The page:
Buying a new car can be a headache even if you know what you’re doing. If you don’t, it can be more than just a hassle; you could get ripped off.
Educating yourself is important when buying a new car. While you’re looking into makes and models, extras and safety features, don’t forget the most important thing — price. How much should you pay for your new car?
To start, you should know the difference between MSRP, sticker price, invoice and market value. To get a good deal, what you really want to pay is what other people are paying for the same car, which is the market value.
MSRP, Manufacturers Suggested Retail Value, is what automakers would like dealers to pay for a vehicle, but they can’t make dealer charge that price. The MSRP includes the standard price as well as any factory-installed upgrades such as a navigation system or leather interior.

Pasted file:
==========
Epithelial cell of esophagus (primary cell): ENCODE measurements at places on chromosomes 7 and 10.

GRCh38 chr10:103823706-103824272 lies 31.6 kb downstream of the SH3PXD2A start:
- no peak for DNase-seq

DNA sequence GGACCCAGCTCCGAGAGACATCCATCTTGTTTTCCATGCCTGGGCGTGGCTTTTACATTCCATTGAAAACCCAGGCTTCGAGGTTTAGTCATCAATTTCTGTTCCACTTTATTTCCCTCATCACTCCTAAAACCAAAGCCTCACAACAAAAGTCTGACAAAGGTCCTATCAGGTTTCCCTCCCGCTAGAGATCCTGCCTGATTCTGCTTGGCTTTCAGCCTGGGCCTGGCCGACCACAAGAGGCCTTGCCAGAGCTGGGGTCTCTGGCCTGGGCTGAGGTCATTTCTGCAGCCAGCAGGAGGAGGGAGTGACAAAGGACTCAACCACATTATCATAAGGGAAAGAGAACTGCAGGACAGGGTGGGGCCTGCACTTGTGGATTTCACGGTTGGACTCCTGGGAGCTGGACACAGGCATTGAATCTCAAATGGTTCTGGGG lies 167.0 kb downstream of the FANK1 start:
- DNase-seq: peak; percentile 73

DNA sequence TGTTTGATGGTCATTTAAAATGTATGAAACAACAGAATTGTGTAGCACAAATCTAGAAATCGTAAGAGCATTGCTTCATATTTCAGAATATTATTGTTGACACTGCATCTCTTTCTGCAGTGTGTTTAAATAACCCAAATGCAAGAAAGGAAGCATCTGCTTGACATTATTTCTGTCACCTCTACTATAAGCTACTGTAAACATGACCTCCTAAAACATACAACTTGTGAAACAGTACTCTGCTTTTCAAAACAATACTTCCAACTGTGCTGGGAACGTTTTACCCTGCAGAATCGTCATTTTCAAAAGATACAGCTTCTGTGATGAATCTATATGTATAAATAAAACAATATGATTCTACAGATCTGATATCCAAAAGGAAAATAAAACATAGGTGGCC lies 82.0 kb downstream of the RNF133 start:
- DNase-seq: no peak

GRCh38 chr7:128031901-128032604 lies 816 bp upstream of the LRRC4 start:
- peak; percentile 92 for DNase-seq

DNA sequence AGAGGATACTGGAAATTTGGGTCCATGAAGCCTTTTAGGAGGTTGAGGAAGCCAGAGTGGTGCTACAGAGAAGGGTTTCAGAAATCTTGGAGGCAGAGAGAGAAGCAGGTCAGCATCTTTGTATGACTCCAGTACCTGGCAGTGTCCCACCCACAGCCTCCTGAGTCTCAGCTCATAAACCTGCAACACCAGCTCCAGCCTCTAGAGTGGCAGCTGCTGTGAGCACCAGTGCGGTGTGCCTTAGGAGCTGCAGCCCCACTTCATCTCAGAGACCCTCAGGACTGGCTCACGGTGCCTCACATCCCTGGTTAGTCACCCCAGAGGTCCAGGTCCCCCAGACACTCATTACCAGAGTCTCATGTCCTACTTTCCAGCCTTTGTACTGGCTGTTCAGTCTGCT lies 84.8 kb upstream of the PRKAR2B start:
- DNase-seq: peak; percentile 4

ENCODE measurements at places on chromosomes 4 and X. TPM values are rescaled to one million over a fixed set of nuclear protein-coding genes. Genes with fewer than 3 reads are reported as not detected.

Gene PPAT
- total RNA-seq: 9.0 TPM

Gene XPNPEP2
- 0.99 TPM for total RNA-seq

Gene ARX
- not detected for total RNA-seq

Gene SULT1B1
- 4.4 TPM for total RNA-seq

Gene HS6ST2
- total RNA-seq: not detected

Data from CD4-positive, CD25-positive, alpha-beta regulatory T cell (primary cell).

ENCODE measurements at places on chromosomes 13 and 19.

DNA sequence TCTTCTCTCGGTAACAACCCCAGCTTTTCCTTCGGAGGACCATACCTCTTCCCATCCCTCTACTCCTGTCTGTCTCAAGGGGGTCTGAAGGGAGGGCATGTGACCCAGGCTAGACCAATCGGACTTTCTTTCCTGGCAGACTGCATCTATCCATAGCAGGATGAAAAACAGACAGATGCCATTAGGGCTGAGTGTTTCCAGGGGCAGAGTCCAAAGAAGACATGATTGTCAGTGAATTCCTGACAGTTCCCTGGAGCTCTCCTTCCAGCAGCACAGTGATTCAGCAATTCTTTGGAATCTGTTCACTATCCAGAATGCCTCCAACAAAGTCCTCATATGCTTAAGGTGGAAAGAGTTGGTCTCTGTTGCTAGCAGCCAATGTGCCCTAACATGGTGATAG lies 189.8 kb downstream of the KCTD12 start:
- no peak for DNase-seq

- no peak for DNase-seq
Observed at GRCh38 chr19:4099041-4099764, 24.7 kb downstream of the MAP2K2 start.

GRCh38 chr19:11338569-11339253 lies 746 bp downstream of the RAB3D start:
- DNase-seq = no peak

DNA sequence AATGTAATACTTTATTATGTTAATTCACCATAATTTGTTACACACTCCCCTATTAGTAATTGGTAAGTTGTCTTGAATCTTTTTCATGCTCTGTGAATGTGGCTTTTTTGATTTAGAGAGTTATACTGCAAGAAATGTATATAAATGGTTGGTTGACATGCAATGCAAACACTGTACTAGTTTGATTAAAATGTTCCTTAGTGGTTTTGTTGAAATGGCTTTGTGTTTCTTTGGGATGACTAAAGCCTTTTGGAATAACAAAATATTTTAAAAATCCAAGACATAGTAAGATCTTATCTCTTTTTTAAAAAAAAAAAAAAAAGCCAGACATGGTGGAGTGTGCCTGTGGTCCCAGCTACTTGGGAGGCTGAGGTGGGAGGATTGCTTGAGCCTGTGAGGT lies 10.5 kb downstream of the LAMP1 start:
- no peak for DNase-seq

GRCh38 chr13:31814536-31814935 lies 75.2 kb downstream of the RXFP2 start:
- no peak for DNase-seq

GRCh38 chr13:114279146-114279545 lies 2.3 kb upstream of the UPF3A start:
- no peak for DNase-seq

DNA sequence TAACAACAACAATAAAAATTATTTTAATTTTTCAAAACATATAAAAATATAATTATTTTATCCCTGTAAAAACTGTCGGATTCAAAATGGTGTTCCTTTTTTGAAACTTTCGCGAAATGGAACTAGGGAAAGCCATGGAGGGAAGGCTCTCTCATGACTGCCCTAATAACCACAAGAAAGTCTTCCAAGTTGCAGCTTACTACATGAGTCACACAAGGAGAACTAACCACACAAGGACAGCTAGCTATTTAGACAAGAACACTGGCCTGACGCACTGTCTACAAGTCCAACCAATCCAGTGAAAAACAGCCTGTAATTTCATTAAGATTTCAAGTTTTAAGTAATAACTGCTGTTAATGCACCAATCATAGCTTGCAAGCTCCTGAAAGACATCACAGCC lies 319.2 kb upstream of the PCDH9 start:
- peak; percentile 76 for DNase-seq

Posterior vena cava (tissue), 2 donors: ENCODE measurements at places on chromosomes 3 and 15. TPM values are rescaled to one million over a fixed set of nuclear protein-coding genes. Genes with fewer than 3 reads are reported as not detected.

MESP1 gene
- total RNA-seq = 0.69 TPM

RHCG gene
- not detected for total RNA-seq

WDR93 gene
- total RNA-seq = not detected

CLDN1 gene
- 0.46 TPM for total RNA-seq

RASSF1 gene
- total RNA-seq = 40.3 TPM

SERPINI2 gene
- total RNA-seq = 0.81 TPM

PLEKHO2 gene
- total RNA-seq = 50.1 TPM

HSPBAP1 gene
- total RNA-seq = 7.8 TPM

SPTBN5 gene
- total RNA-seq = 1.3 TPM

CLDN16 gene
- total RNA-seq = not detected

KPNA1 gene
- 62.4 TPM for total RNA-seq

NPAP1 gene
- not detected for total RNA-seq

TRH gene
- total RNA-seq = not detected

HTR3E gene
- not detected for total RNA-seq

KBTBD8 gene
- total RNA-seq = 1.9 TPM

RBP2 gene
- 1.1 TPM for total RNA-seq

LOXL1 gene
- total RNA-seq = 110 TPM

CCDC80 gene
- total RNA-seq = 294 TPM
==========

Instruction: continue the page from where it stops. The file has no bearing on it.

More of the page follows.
The MSRP is listed on the sticker, but isn’t really the sticker price. Sticker price also includes any upgrades or mark-ups tacked on by the dealership, which has to pay for overhead.
The invoice is the price the dealership usually pays for the car, but not always. Automakers may provide a discount to the dealership to help move the car, and the price can also be affected by a vehicle’s popularity as well as supply and demand.
Consumers may pay more or less than MSRP depending on a vehicle’s popularity, which finally gets to market value. Determining what other people are paying — market value — used to be more difficult than it is today. Plenty of reliable sources, such as Kelly Blue Book can give you a fair market range to shoot for if you know what you’re looking for.